In a bid to ensure claimed maximum taxpayer value, central government IT contracts have been capped at £100m in newly published “red lines” by the Cabinet Office today.
Minister for the Cabinet Office, Francis Maude, said: “Big IT and big failure have stalked government for too long; that is why this government is radically rethinking the way it does business.”
The new rules are claimed to guarantee the best deal for the taxpayers from public sector IT by reducing waste spend and curb what can often prove to be notoriously out of control big Whitehall tech projects.
Competition for contracts in the sector will be encouraged, says Maude’s team, as the government is now open to the widest range of suppliers, with a claimed end to long and inflexible contracts.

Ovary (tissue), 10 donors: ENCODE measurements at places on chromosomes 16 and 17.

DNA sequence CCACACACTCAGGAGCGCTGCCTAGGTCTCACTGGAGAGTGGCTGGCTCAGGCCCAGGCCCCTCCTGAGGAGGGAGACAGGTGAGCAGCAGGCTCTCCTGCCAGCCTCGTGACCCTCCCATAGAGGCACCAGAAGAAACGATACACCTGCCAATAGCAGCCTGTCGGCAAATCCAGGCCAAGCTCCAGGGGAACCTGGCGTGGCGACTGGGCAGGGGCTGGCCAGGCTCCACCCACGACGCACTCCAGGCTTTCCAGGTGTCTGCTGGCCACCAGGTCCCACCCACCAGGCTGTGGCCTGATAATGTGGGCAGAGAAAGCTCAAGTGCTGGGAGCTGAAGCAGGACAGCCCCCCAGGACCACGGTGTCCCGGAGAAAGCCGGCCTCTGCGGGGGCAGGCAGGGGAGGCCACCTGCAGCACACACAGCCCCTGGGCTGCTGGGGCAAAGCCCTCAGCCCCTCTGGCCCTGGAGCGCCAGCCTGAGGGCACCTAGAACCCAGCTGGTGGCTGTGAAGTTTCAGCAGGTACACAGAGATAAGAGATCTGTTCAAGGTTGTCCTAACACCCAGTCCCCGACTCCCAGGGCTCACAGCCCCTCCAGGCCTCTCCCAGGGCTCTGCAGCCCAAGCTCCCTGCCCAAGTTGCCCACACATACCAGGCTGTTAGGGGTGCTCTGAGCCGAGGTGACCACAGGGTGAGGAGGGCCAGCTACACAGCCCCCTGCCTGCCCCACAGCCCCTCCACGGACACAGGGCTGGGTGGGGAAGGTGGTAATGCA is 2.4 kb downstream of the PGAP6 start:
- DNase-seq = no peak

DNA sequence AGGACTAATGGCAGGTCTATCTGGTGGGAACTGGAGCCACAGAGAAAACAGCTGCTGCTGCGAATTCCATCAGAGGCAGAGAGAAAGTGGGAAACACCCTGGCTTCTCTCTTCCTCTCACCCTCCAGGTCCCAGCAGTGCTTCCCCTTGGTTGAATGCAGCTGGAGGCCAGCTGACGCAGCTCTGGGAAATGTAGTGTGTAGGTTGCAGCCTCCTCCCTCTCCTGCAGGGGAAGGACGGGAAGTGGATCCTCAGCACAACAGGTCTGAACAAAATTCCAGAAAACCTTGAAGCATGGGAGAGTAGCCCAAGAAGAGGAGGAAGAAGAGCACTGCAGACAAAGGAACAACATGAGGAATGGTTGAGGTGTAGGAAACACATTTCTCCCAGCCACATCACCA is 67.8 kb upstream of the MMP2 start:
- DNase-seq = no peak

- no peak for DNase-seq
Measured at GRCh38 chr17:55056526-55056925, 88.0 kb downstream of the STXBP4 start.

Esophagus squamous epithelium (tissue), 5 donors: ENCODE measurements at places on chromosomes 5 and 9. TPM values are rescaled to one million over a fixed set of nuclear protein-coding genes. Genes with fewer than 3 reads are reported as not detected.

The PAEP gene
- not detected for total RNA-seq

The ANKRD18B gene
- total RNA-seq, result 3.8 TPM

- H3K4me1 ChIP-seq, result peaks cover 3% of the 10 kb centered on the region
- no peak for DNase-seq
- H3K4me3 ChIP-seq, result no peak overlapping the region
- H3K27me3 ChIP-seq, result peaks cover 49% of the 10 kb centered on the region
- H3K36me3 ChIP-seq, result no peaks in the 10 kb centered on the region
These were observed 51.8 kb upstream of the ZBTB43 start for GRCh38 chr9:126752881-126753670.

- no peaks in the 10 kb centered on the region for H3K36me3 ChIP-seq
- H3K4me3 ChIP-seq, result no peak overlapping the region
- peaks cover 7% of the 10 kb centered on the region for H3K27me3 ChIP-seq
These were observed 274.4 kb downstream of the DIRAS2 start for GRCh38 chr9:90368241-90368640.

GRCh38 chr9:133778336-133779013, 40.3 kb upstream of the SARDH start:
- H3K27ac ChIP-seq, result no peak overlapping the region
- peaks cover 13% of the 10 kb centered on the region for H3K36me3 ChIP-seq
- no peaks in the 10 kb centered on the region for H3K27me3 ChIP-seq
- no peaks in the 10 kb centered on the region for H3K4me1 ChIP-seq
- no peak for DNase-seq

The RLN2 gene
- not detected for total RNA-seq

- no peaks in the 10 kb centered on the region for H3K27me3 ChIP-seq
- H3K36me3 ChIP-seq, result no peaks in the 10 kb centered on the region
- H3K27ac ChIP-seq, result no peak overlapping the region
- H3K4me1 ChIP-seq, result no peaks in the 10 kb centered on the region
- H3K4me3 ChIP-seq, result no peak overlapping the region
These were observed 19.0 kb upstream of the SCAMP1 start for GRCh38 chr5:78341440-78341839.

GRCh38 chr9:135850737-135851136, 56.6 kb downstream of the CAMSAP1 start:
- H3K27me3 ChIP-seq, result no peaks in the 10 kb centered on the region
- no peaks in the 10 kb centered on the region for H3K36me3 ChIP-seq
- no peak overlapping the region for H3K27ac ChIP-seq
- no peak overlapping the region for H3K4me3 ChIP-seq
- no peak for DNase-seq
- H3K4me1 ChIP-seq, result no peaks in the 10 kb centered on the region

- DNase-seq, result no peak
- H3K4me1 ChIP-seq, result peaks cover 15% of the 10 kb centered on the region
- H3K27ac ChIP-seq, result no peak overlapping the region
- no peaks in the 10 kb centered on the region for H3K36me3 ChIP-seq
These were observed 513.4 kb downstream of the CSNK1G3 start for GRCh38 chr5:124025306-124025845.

Chief Technology Officer for HM Government, Liam Maxwell, claims this will “create the efficient and responsive services that the public demands.”
Along with the cap, new hosting contracts between IT suppliers and central government Departments will:
The new rules follow a National Audit Office report criticising “weak management, ineffective control and poor governance” of the planned £300m IT system to support the proposed Universal Credit reforms.
This is not the first time a £100m cap on IT projects has been announced. In 2010, the new coalition government pledged a £100 limit on IT projects, which became official policy on 1st April 2012.
Progress has already been made in opening up government to small suppliers with the introductions of a new procurement framework, claims the government with 84% of suppliers who have secured contracts through this new framework being identified as small to medium enterprises.